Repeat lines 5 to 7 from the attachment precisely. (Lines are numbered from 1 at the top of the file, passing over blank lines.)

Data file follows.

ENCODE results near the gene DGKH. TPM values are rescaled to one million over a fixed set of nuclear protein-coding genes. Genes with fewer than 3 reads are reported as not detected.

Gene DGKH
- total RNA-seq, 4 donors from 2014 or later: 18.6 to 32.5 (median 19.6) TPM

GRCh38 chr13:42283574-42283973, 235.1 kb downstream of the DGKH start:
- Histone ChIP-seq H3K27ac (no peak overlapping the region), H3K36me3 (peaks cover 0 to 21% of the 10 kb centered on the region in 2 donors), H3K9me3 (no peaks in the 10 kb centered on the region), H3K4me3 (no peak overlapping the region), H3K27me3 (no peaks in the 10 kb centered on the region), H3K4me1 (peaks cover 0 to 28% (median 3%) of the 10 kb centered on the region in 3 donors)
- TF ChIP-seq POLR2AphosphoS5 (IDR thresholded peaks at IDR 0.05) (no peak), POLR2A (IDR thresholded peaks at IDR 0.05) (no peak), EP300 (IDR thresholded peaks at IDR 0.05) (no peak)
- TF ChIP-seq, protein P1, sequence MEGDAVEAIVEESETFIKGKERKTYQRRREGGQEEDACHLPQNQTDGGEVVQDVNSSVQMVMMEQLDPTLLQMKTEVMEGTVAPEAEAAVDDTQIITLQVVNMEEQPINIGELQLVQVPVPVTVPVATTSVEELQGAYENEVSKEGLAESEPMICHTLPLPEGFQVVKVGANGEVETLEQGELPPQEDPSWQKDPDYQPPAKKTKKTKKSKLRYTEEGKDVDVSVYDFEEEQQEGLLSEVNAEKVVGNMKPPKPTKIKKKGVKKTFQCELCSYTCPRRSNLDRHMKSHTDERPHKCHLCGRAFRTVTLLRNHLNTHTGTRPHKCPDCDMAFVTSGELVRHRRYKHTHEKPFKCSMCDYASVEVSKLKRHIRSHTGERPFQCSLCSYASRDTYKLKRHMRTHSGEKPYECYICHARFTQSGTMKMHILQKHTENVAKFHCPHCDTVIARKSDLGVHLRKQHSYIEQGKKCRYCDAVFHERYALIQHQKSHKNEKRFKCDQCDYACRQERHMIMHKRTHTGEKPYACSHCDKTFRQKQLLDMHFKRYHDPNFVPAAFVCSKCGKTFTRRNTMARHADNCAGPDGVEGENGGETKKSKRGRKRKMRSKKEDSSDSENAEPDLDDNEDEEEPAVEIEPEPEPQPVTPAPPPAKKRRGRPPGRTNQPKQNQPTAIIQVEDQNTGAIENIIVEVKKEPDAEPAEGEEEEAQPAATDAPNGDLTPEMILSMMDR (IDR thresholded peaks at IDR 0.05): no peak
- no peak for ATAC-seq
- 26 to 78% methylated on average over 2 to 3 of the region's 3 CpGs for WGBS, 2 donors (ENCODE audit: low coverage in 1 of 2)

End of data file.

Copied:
- Histone ChIP-seq H3K27ac (no peak overlapping the region), H3K36me3 (peaks cover 0 to 21% of the 10 kb centered on the region in 2 donors), H3K9me3 (no peaks in the 10 kb centered on the region), H3K4me3 (no peak overlapping the region), H3K27me3 (no peaks in the 10 kb centered on the region), H3K4me1 (peaks cover 0 to 28% (median 3%) of the 10 kb centered on the region in 3 donors)
- TF ChIP-seq POLR2AphosphoS5 (IDR thresholded peaks at IDR 0.05) (no peak), POLR2A (IDR thresholded peaks at IDR 0.05) (no peak), EP300 (IDR thresholded peaks at IDR 0.05) (no peak)
- TF ChIP-seq, protein P1, sequence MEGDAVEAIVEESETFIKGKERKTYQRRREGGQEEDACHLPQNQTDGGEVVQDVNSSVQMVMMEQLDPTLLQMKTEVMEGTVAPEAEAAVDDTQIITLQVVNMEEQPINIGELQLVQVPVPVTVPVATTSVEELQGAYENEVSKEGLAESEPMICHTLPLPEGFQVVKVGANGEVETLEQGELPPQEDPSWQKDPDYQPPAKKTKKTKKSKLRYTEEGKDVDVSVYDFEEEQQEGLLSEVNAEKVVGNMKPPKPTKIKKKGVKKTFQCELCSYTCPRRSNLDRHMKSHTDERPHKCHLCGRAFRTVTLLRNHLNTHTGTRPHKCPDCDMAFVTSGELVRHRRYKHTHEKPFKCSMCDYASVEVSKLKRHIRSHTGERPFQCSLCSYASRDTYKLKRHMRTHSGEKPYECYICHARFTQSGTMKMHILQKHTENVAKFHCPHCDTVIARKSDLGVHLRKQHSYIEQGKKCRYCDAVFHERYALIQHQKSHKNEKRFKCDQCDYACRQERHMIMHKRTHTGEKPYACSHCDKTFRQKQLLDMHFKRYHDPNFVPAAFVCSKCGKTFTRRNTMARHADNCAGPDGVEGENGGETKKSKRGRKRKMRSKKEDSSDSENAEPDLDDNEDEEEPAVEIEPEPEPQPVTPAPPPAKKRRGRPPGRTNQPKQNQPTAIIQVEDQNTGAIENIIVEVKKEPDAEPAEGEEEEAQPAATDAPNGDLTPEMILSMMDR (IDR thresholded peaks at IDR 0.05): no peak